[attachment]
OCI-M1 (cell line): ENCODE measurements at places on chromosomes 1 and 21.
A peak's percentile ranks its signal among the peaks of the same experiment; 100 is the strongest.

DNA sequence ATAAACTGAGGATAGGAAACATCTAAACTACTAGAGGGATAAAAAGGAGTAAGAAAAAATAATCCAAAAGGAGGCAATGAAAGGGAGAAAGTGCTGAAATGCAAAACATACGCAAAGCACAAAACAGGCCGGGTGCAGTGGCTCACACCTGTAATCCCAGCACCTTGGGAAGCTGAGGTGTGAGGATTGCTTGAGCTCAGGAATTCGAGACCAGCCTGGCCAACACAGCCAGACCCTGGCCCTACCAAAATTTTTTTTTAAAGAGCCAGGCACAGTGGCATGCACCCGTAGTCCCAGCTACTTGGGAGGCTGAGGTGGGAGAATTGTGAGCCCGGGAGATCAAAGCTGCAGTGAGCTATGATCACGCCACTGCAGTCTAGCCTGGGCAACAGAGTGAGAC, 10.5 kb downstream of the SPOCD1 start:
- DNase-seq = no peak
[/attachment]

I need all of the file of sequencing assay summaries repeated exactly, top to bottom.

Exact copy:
OCI-M1 (cell line): ENCODE measurements at places on chromosomes 1 and 21.
A peak's percentile ranks its signal among the peaks of the same experiment; 100 is the strongest.

DNA sequence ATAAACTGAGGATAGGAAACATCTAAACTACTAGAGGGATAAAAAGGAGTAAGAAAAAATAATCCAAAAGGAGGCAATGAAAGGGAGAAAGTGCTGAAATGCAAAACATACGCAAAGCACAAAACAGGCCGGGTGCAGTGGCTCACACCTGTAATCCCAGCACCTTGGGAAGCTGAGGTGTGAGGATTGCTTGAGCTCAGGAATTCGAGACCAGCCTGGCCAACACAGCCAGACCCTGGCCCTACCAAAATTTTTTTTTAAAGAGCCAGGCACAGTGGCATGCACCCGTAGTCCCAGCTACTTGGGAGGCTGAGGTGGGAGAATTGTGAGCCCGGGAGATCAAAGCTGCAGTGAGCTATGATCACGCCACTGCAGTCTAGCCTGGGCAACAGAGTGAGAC, 10.5 kb downstream of the SPOCD1 start:
- DNase-seq = no peak